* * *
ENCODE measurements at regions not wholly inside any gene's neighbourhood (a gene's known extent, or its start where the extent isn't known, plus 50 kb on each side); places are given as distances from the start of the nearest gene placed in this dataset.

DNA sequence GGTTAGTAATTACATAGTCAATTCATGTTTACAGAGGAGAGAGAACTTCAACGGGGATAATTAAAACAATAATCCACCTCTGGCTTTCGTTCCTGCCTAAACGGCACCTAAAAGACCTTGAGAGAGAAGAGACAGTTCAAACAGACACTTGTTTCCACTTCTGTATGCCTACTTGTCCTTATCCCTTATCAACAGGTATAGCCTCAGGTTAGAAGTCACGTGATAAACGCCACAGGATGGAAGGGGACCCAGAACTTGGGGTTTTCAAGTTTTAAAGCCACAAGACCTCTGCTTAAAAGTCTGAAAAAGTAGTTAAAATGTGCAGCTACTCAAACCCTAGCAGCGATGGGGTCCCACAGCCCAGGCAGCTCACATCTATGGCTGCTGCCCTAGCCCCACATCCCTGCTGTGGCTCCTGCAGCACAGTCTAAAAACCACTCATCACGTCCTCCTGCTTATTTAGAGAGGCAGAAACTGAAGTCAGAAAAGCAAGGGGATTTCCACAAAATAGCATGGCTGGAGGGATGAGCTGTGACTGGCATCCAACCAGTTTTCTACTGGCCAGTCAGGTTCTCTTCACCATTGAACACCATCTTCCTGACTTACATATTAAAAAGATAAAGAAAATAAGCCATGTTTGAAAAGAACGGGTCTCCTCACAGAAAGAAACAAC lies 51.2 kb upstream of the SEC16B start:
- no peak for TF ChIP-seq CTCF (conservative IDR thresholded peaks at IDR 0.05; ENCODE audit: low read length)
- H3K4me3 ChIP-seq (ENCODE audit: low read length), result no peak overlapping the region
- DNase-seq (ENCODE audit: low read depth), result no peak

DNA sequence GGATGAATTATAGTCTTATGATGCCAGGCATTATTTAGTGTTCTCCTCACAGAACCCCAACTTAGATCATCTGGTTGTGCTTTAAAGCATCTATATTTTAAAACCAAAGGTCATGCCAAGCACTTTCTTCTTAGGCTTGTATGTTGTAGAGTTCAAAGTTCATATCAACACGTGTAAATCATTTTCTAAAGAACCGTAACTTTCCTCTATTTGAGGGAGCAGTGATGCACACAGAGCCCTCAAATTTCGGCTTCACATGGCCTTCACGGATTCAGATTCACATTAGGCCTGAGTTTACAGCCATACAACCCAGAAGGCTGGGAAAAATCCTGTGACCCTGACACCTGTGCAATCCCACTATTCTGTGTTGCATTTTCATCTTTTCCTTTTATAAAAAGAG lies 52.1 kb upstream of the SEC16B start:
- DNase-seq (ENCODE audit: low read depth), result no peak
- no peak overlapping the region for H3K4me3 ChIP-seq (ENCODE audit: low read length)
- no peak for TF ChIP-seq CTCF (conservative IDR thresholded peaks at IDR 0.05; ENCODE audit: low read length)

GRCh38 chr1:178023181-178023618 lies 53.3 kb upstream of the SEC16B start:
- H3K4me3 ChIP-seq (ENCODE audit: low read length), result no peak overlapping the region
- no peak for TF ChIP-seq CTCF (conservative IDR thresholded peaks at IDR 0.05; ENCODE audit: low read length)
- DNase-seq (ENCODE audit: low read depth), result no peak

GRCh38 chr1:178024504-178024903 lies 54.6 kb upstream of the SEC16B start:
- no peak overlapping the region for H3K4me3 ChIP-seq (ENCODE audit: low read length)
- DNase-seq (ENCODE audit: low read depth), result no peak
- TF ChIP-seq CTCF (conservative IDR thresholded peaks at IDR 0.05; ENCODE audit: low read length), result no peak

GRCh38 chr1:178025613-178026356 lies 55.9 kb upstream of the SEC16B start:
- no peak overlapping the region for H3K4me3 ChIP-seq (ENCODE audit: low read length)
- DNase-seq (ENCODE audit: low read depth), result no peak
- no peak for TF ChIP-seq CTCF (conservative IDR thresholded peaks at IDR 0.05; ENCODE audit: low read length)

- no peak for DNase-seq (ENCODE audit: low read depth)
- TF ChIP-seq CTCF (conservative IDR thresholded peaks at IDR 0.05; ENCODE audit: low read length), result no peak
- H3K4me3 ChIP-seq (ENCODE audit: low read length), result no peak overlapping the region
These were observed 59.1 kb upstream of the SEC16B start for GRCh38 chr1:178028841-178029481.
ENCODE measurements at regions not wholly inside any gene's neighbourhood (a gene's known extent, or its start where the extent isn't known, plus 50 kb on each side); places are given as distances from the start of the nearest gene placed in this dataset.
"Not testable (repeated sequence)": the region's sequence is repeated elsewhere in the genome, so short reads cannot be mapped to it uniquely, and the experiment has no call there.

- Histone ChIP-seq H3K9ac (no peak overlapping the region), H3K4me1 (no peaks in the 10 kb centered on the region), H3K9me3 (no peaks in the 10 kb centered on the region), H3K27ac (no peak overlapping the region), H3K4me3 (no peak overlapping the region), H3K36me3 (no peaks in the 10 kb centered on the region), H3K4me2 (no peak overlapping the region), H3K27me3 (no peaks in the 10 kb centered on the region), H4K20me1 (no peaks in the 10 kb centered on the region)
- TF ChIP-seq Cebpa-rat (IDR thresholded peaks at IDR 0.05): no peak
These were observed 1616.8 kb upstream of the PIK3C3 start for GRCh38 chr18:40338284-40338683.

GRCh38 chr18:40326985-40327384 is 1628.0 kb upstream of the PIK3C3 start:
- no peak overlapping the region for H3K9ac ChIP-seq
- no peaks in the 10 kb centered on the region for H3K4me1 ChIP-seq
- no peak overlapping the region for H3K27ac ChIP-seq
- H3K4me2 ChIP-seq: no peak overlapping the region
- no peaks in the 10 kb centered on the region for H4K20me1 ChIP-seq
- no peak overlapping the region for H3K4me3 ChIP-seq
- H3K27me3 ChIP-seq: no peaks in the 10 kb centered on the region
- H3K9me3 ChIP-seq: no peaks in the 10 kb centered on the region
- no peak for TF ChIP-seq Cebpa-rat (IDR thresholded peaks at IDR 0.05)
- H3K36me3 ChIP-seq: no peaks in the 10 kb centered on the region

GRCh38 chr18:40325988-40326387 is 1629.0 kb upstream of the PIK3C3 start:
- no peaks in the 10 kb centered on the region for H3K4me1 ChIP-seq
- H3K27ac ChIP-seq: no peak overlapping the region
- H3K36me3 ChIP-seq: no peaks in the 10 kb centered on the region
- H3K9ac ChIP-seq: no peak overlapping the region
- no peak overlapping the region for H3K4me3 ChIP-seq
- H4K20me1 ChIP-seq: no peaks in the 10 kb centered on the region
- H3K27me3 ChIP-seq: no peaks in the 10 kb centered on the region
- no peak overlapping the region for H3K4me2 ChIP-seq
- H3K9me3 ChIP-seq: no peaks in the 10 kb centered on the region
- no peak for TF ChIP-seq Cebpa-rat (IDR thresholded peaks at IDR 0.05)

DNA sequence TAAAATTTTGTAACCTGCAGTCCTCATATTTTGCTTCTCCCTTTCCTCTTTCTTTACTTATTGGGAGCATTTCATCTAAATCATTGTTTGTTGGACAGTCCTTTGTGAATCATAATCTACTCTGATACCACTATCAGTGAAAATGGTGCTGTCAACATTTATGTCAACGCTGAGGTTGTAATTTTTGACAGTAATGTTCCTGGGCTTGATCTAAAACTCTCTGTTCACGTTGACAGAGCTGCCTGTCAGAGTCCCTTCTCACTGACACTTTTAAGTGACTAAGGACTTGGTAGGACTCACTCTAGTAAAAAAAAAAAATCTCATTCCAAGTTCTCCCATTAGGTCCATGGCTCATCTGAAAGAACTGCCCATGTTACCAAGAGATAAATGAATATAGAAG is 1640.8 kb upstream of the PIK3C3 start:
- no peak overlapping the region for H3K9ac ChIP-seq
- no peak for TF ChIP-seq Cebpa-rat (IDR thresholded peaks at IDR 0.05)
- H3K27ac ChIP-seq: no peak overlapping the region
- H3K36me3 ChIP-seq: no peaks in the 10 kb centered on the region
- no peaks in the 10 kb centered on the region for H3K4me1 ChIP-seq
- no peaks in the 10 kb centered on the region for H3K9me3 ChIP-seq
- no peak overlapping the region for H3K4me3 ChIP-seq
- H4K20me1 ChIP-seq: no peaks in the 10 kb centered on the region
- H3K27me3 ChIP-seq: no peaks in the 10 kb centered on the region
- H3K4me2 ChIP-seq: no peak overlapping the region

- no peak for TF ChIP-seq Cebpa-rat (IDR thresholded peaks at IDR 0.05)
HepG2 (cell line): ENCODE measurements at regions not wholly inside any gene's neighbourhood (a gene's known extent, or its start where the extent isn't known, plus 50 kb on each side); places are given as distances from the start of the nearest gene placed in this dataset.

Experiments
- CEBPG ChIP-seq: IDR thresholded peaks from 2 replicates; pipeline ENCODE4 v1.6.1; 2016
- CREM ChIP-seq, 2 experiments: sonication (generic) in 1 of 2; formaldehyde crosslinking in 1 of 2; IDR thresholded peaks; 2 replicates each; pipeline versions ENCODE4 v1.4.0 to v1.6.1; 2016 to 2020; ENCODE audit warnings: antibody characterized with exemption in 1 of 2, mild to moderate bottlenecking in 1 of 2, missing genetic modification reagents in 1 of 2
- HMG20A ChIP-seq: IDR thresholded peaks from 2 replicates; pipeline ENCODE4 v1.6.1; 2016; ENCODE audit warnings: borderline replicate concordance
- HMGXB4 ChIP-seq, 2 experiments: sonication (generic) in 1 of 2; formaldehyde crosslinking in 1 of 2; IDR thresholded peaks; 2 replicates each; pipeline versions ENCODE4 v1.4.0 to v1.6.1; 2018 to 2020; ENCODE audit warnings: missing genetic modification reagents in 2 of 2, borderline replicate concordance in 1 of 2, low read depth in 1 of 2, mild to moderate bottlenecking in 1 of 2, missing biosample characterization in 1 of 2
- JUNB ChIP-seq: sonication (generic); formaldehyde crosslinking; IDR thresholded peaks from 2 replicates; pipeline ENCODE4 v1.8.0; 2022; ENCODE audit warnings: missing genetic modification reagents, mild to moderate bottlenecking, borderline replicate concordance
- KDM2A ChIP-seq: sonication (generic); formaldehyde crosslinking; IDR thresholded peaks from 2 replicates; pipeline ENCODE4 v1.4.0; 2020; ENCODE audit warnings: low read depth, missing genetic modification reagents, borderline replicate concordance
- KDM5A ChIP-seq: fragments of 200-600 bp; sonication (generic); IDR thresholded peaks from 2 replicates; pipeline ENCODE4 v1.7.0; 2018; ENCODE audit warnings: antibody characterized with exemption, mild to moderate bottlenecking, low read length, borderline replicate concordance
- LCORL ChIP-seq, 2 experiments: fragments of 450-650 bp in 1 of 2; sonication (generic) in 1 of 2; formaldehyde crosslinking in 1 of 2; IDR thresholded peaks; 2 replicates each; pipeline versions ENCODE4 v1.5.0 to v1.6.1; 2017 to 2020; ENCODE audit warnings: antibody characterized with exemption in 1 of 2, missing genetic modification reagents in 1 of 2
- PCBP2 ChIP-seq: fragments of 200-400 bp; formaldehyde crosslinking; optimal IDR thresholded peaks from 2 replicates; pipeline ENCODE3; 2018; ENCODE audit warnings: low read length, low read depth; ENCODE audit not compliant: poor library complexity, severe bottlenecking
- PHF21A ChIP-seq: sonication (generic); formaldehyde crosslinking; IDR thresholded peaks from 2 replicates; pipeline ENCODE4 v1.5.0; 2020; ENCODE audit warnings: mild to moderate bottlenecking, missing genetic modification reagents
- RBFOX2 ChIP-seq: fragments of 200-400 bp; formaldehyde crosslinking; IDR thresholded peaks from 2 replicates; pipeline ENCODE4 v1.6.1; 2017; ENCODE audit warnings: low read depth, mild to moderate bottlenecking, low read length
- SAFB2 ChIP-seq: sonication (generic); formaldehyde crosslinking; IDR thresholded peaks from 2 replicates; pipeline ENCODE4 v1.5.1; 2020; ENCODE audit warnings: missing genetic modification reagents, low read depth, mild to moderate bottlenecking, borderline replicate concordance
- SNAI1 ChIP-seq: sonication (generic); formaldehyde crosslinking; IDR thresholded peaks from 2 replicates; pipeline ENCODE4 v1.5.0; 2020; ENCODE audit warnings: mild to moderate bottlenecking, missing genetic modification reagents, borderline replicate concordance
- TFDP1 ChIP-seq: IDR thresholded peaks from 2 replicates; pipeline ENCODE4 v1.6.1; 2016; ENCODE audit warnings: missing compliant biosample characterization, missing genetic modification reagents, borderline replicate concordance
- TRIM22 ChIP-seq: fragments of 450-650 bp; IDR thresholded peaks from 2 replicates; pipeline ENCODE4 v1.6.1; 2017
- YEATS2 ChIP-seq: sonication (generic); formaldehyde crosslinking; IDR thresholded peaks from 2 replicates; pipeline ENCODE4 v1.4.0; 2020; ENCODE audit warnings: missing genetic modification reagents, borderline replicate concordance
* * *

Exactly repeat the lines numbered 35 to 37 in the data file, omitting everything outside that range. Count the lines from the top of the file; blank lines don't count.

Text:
- H3K4me2 ChIP-seq: no peak overlapping the region
- no peaks in the 10 kb centered on the region for H4K20me1 ChIP-seq
- no peak overlapping the region for H3K4me3 ChIP-seq